The singing brought tears to her eyes when she first heard it. Standing on a balcony of air, hardened and shaped by the countless songs sung every second of every day for all eternity, River Song looked out over the city of song that the Doctor had promised her, all those years ago.
She looked out, and it was beautiful.
"I promised you," he told her, and he looked so old. "Didn't I promise you? A city of song."
"You did," she breathed, and her chest hurt.
"And you were afraid you'd fall," he said, indicating their balcony. It was just one of thousands, and she could see dozens of people crowded on each of the others. She had been afraid, when she'd first stepped out onto the invisible platform.
She laughed. "I was."
"You didn't," he reminded her. "I'd never let you fall."
Not the planet, the city. No dogs with no noses, just tapas and orange groves. Old Earth. River Song had never smelt anything like it; citrus and sweat. This was disgusting. It was beautiful.
This was when he told her about Rose.
She always loved to hear about his old companions, about those that had taken her position before she had. Susan and Rose, Romana and Donna, K9, Captain Jack and Adric. Those he'd lost, and those he'd had to leave behind. And whenever he told those stories, he'd look at her with such longing, it would break her heart.
And whenever he did, she kissed him.
When he told her about Rose, though, he always cried. And she always kissed away the tears.
He told her the stories, time and time again. And every time he got to Canary Wharf, every time he finished his story, River always asked him the same question.
"And where's Rose now?"
"Oh," he'd say, and look off wistfully, "she's at home."
Whenever she heard him say that, so was she.
There was a man on Ithaca XIX that made books. He was quite the man. Local rumour held that he was over a thousand years old, and there was no one in the universe quite like him. He'd make anyone a book, but he only made special ones for special people.
Or, indeed, special Time Lords.
River had been telling the Doctor all about the difficulties of archaeology, and even though he gently ribbed her for her profession, he always paid attention. She said that it was impossible to remember everything she needed to, and any database would get too crowded with information so as to become virtually unusable.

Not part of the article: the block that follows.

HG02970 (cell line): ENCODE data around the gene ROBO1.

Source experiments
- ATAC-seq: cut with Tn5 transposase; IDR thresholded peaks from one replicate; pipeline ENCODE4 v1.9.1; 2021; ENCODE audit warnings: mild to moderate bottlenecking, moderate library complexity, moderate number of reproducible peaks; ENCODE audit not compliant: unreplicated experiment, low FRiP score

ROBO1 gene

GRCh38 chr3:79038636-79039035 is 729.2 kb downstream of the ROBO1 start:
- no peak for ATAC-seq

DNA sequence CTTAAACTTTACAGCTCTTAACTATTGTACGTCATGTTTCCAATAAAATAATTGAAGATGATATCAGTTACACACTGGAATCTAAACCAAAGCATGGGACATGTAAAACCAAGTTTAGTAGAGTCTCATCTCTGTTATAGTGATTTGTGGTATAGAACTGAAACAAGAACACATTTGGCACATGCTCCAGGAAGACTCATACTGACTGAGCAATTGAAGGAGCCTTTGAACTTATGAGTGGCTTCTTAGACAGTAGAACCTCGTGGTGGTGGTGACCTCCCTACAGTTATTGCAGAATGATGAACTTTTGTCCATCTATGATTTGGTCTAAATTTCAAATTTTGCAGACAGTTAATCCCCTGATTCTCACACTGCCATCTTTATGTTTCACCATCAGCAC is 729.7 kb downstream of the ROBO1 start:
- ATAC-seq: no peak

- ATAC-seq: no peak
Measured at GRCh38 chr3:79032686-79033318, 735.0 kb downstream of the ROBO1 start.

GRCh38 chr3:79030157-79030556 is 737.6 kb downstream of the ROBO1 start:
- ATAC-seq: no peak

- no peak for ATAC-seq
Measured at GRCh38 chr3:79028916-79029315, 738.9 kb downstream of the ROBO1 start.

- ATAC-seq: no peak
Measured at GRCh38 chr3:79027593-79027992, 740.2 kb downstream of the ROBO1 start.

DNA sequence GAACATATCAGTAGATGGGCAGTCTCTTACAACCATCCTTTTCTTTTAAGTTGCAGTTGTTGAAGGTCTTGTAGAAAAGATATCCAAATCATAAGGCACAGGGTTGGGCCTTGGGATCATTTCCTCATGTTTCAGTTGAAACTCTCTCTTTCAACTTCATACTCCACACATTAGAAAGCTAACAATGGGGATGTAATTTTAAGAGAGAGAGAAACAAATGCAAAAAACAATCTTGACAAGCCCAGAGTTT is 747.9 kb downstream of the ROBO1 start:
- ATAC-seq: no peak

The Doctor had smiled, and said that he'd find a way to make it easier for her. That was unlike him, River had noted; he wasn't the kind of man to make things easy.
So long before this visit, before he was who he was then, he'd done a favour for the bookmaker of Ithaca XIX. For River Song, the Doctor called in that favour.
He presented her with a special book.
It was blue, and bound so as to look like the TARDIS. And, just like the TARDIS, it was never ending. She could flip through it and always find a blank page. And, again, just like the TARDIS it would take one to anywhere one wanted to go. All she'd have to do was flick from page to page, and she'd find what she was looking for.
She asked him if she'd be able to find him in there.
The Doctor simply smiled, and patted his psychic paper.
Time and time again, River Song had difficulty getting to sleep. She'd lay awake, after writing in her diary, and wait for sleep to claim her. But it didn't, and when it did, her rest was fitful. Unfulfilling.
Only one thing could get her to sleep properly.
He was skinny, and pretty, and his arms were preternaturally strong. He rested his chin on top of her head after making love to her, and he'd tell her everything.
Then she'd fall asleep in his arms.
He never slept. After more than a millenia of life, he didn't need to. No rest for the wicked, and after so long, he was nothing if not wicked.
River Song would always remember falling asleep with him.
And she would always remember waking up alone. Every time.
It was a beautiful sight, the singing towers of Darillium. Made of crystal polished to a high sheen, the towers never stopped keening; it was an orchestra of nature, creating music that would last a century, creating beauty that would last far longer.
"Do you remember the city of song?" the Doctor asked her.
"Of course," River answered, patting her diary. She heard his voice as she said; "You'd never let me fall."
He looked at her then, and he'd never looked older, new suit and new haircut notwithstanding. "No. I'd never let you fall."
They'd started in the city of song, and he knew, though he'd never have told her, that they'd end here, in a city that sang.
"I have something for you," the Doctor said.
He reached into his pockets, bigger on the inside, and he handed her something.
She looked down at the object in her palm. "Your screwdriver?"
He nodded. "My screwdriver."
He'd never give anyone his screwdriver. It was a part of him. It was him. "It was the least I could do, River. You've given so much of yourself to me… it was time for me to give you something."
"Because, River Song, this is the end of our story. Time to stop running."
Tears sprang to her eyes. "I don't understand."
"Time for our story to end. Or start. Depending on how you look at it. Both, kind of." He extended his hand. "Come on. One more trip through the TARDIS. Next stop, anywhere. Everywhere."
She took his hand, and as she did, he leant forward. He whispered something in her ear.
He gave her everything.
He gave her his name.
And as they walked away together, tears were streaming silently down his cheeks.
River Song died that day in the Library.
Her story came to its end.
The Doctor met her for the first time that day.
Their story was only just beginning.